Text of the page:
Wednesday , March 3 2021

From Elmo to Boohbah

I had to stay home today as the Little Man, who is 13 months old, was sick with a stomach flu and my wife has a real job. Since he he didn’t feel well he was droopy and clingy and I couldn’t just plop him down in the middle of his toys and get back on the computer, I had to interact with the lad. But he didn’t feel like doing much other than being held and watching a little Sesame Street on PBS.

That kid loves his Elmo: when the furry little monster came on the screen his sad little leaky face lit up, he pointed, gestured, made sure I was paying attention and emitted all kinds of meaningful wordlets of approval. We watched Elmo wrestle with his computer, taunt a baby, sing a one-word song to his goldfish Dorothy, have a one-way conversation with the now-dead Mr. Noodle, and just generally do his Elmo thing until the end of the show. Alex watched raptly.

I was about to turn it off but then saw Boohbah was coming on and I was curious to see the actual show because my daughter (not the one in college) loves to play on the colorful, geometrically-active, eccentric website, which releases an endless stream of bleats and blurts sounding something like a cross between bike horns and particularly fanciful farts, or perhaps kittens and hot air balloons.

As the show came on we were both transfixed: it’s even more subjective and abstract than the Teletubbies (both created by Anne Wood’s UK-based Ragdoll studio) with virtually no words other than during the Storyworld segment: very Yellow Submarine, Peter Max-type pastel animation and art design, and mesmerizing minimalist electronic music with world beat — especially Indian subcontinent — inflections.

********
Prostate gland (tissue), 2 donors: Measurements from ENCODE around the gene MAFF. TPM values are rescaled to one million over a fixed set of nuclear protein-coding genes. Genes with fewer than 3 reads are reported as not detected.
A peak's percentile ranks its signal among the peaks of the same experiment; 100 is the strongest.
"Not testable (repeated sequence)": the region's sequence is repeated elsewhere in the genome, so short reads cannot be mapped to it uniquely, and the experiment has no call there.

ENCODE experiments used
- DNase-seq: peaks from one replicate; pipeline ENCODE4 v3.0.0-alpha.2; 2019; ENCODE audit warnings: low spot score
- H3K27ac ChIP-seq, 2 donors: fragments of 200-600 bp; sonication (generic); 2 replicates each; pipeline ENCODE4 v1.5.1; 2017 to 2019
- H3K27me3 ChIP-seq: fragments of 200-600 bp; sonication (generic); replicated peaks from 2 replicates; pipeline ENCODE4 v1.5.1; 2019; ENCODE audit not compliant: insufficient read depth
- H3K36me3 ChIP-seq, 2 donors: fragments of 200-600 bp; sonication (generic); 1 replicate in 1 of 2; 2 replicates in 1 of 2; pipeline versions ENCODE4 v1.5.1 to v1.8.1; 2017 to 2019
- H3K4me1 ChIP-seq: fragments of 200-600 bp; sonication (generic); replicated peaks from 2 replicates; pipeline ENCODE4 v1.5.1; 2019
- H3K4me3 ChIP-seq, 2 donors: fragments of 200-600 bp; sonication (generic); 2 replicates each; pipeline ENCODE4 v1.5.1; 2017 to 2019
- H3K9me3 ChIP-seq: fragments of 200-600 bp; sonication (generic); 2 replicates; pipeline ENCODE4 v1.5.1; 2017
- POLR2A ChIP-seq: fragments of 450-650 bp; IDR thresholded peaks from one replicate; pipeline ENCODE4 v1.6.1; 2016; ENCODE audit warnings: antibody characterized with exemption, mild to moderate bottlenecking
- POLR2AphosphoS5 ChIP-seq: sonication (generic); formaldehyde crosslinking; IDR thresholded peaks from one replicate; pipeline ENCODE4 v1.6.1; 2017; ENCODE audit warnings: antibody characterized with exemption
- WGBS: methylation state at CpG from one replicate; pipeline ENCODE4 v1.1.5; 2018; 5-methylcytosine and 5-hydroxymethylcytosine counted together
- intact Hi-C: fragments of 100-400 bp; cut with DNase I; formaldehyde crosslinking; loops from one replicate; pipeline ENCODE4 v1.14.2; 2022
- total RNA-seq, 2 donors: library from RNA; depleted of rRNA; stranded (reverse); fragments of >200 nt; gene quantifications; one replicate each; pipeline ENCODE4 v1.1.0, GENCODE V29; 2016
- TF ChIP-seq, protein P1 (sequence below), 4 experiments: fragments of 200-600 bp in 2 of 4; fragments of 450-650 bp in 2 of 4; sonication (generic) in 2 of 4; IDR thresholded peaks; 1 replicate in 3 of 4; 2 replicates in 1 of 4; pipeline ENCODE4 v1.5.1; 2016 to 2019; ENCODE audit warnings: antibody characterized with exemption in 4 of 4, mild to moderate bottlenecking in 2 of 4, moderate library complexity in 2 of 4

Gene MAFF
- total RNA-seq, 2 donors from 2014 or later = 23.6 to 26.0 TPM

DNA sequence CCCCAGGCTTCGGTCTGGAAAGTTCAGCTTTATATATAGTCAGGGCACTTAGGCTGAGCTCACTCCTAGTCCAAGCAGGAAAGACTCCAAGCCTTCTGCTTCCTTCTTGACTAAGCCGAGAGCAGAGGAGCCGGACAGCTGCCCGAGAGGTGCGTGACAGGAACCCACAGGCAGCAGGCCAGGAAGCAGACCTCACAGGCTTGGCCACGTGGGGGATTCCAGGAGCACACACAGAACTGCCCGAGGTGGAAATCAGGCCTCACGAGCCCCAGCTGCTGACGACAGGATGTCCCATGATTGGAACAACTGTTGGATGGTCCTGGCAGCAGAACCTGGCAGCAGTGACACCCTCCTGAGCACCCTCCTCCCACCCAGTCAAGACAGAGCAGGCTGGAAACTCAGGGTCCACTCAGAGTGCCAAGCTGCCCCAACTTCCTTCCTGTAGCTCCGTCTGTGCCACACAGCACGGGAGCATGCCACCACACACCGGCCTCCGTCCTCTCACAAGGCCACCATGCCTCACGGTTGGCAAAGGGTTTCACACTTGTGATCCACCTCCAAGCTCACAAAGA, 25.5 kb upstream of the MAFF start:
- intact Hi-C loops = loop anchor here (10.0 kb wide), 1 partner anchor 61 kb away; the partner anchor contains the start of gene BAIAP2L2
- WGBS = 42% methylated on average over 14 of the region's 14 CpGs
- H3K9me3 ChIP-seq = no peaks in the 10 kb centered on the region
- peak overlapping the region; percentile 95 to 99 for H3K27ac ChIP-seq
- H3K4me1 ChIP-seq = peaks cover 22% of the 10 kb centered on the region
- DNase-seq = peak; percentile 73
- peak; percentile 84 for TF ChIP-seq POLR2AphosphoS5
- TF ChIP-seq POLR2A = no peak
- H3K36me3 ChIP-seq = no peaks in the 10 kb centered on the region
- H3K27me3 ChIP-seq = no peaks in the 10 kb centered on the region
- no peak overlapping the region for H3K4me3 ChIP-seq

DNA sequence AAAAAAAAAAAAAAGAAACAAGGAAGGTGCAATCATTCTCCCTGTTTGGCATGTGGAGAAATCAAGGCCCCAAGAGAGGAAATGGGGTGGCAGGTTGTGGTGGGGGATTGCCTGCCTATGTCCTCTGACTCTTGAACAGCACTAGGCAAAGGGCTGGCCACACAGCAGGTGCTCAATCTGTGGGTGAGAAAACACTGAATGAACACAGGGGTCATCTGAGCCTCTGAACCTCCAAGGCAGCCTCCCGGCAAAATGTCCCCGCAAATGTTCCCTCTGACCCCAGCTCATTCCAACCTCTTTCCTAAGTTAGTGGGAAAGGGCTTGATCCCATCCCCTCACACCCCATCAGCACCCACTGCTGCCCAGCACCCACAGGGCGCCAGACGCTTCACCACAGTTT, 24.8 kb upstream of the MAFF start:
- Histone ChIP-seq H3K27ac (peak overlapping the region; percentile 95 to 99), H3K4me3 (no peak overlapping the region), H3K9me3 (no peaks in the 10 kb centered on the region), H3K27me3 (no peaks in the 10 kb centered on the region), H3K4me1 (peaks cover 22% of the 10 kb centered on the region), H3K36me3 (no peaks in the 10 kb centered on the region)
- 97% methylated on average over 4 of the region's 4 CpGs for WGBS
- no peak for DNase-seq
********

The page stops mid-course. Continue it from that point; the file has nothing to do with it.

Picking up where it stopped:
The Boohbahs are “five colorful atoms of energy”: Humbah, Zumbah, Zing Zing Zingbah, Jumbah, and Jingbah are “powered by the laughter and joy of children they encounter all over the world.” The Boohbahs live in a glowing white ball of light, the Boohball, which travels from country to country when called by children.

Each Boohbah has a “recharging pod” within the Boohball. The recharging energy is created by the laughter of children when they play with the Boohball, the Boohbahs and the Storypeople. I love the names of the live-action Storypeople: Grandmamma, Grandpappa, Mrs. Lady, Mr. Man, Brother and Sister, Auntie and Little Dog Fido. In today’s episode Mrs. Lady had some issues with a big yellow sweater.

The whole thing just washes over you, bathing the senses in what under different circumstances might be called a “head trip.” I’m not sure how strong the attraction is for older kids (although the target age is listed a 3-6) but for a 1 year-old and his dad, Boobah is mother’s milk.

About Eric Olsen

Career media professional and serial entrepreneur Eric Olsen flung himself into the paranormal world in 2012, creating the America's Most Haunted brand and co-authoring the award-winning America's Most Haunted book, published by Berkley/Penguin in Sept, 2014. Olsen is co-host of the nationally syndicated broadcast and Internet radio talk show After Hours AM; his entertaining and informative America's Most Haunted website and social media outlets are must-reads: [email protected],, Pinterest America's Most Haunted. Olsen is also guitarist/singer for popular and wildly eclectic Cleveland cover band The Props.

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